by By Ken Marten
This year’s state representative election in District 30 could pit Chaldean against Chaldean. Real estate agent Nick Najjar, a partner in Madison Group Realty, is running as a Democrat. Michael Shallal, an intelligence analyst and operations manager for ISHPI, a Fortune 500 company, is running as a Republican.
Both are Sterling Heights residents and must best an opponent in the August 7 Michigan Primary before being included on the General Election ballot in November. Najjar squares off against hopeful Joe Bogdan. Shallal, by conventional political wisdom, has a tougher challenge because he faces incumbent Rep. Jeff Farrington, who is running for a second two-year term.
According to RightMichigan.com, a website dedicated to conservative issues within Michigan politics, House District 30 leans “slightly” Republican, and Farrington is likely to be returned to office. The district, which was redrawn for 2012 to reflect changes revealed as a result of the 2010 Census, now includes all of Utica, western Sterling Heights and southeastern Shelby Township.
This year’s primary is the second bout between Shallal and Farrington. They faced each other in the 2010 primary, a three-way race in which Farrington won and Shallal finished third.
“When I lost two years ago, I came to a point where I resented politics,” Shallal said. “But I came around and decided to run again. I don’t get discouraged easily. I never stop trying. My primary race is just going to be brutal.”
Shallal, 32, acknowledges that he has an uphill battle, but that’s something he knows about firsthand. ISHPI provides services to the intelligence community, and Shallal has been on the ground aplenty in Iraq working in a civilian attachment to military units. He’s served eight tours since 2002 that collectively equal five years, and has survived three battlefield injuries.
Shallal was born and raised in Baghdad and moved to the United States at age 17. Besides English, he speaks Aramaic, Farsi, Arabic and Spanish. And while he’s proud of his ethnicity, he doesn’t hang his hat on it.
“I’m not out there to run for Chaldean mayor,” said Shallal, who is married and has two children. “I’m running to represent everyone in the district. I don’t consider myself a Chaldean. I am an American.”
Among Shallal’s main platform issues are resolving the state’s current debt crisis and avoiding new debt, fewer regulations on business and no tax increases for businesses or individuals, more government transparency, strengthening education, and protecting senior citizens’ financial and medical securities.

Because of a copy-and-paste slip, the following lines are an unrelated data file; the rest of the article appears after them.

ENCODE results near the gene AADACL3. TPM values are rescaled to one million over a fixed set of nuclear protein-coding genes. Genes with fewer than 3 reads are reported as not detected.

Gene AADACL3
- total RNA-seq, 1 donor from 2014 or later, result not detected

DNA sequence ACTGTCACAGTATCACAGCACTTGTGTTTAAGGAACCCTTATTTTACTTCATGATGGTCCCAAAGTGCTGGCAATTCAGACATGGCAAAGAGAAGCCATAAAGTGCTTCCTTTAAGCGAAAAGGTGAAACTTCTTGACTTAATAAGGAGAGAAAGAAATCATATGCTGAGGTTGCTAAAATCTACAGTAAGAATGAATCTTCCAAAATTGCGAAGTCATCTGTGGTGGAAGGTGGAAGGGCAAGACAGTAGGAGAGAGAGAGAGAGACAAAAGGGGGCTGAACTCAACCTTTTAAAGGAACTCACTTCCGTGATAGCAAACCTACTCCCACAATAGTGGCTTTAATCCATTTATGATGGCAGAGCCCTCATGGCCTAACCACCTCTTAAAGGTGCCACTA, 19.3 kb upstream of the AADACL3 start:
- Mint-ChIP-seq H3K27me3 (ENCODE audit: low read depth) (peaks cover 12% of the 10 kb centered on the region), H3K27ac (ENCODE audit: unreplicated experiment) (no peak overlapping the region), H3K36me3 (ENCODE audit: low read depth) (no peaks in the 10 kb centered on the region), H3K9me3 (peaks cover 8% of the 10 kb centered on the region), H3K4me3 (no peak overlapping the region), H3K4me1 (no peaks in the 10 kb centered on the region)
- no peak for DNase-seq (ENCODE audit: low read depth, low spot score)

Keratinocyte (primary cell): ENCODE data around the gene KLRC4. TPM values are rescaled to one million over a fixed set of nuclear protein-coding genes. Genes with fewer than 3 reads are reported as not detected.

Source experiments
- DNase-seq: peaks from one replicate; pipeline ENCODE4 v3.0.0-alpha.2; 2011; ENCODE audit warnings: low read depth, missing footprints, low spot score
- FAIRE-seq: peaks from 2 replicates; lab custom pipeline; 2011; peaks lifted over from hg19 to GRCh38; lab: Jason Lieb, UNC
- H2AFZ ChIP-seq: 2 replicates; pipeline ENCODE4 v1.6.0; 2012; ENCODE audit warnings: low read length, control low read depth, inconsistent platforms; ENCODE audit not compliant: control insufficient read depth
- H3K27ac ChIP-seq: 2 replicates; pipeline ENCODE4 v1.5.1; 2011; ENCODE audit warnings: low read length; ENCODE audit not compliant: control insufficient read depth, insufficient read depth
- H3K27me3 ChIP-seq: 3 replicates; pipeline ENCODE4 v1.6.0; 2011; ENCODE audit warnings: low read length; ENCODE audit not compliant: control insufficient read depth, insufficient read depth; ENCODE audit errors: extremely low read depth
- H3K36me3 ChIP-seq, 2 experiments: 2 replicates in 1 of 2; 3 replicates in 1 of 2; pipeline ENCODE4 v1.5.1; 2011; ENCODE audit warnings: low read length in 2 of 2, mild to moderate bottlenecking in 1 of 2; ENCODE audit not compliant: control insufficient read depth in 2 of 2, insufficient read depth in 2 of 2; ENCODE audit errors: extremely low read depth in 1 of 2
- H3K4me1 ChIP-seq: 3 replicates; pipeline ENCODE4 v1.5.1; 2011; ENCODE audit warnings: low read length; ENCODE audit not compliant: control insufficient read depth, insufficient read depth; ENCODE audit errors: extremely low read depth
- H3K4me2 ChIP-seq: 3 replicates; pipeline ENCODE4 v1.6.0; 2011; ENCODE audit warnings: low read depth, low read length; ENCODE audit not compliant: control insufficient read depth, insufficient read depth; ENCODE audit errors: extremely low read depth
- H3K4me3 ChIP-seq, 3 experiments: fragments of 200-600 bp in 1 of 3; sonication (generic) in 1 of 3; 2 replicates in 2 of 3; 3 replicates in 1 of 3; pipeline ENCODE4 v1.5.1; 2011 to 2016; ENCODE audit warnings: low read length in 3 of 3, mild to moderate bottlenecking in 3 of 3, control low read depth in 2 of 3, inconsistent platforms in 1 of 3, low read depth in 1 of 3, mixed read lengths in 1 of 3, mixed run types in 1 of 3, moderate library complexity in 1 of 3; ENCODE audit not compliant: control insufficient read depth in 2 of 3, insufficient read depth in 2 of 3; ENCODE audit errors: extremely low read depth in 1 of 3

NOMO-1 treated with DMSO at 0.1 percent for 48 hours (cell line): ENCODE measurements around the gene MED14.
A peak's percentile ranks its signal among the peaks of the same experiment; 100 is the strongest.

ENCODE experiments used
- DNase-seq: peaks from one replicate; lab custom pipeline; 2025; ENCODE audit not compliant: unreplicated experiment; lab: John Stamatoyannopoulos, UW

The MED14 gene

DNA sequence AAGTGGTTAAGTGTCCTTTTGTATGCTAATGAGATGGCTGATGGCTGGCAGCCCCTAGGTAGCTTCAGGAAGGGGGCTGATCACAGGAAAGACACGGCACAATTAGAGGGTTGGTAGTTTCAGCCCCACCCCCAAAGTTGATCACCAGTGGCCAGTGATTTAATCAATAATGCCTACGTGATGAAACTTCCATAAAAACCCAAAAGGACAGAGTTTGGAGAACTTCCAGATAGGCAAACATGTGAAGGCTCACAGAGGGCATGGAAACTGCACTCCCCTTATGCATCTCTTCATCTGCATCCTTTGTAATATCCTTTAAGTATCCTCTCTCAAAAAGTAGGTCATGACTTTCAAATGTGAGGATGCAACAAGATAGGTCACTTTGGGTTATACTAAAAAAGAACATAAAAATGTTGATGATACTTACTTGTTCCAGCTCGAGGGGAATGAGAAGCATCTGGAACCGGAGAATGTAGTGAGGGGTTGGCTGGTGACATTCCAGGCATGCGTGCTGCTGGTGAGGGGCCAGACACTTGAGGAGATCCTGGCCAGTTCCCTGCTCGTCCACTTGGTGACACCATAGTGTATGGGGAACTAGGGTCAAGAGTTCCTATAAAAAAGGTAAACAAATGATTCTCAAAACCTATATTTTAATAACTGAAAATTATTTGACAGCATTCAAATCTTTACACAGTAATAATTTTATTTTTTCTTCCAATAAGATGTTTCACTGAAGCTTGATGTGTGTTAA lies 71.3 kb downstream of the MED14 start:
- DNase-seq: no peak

“I want to put some common sense and some logic into elected office,” Shallal said. “A lot of people with good intentions don’t make it into politics. I want to prove a point. It sounds farfetched and unreal, but I’m willing to take a chance.”
Shallal, who is also president of Amp7 Inc., a Michigan-based company that consults for the defense industry, is trying a fairly unique tactic in political campaign funding.
“I refuse to take any money from groups or corporations,” he said. “I’ll put my money, my reputation, my energy on the line and hope to initiate a positive outcome.”
Najjar, 52, is running for office for the first time, although he’s served in a variety of appointed positions. He’s a former member of the Sterling Heights Ethnic Community Committee, Planning Commission and Zoning Board of Appeals, and Troy’s Downtown Development Authority. Najjar served in an advisory capacity to former Gov. Jennifer Granholm and Robert Ficano when the current Wayne County Executive was sheriff.
“I’ve been working with the public for the last 20 years,” Najjar said. “Our community – the district – needs to have an effective voice. We need to be included. I want to shake up Lansing. Both parties are not working very well.”
Najjar said his political role model is former U.S. Rep. David Bonior, a Macomb County Democrat who held office from 1977 to 2003.
“He was a champion for people who had no voice,” Najjar said. “I was referred to Mr. Bonior from somebody when I had a problem, and he delivered 100 percent of what he said he’d do.”
Najjar was born in Iraq, moved to the United States in 1983 and became a citizen in 1989. He returned to Iraq in 2008, ultimately spending 14 months there as a Department of Defense media advisor assigned to the Army. He’s also a former board member of the Chaldean Federation of America and served for 17 years as parish president at St. Joseph Chaldean Catholic Church.
Najjar’s platform includes supporting increased funding for public schools, increased funding for police and fire departments, repealing pension taxes and supporting an economic climate in which big and small businesses can thrive.
“In America we need to put the citizen first, not the party, and not fighting the opposing party,” Najjar said. “I’ve crossed the party line many times. I voted for Rep. Candace Miller and Gov. Snyder” (both Republicans).
A realtor for 17 years, Najjar hosts the long-running “Real Estate and the Law” radio show on WNZK 690/680 AM. He’s also a member of Macomb County’s Emergency Management Team, sort of a miniature FEMA that responds to local disasters. Najjar is divorced and has three children.
Learn more about the candidates at their websites: MichaelShallal.com and Najjar4Michigan.com.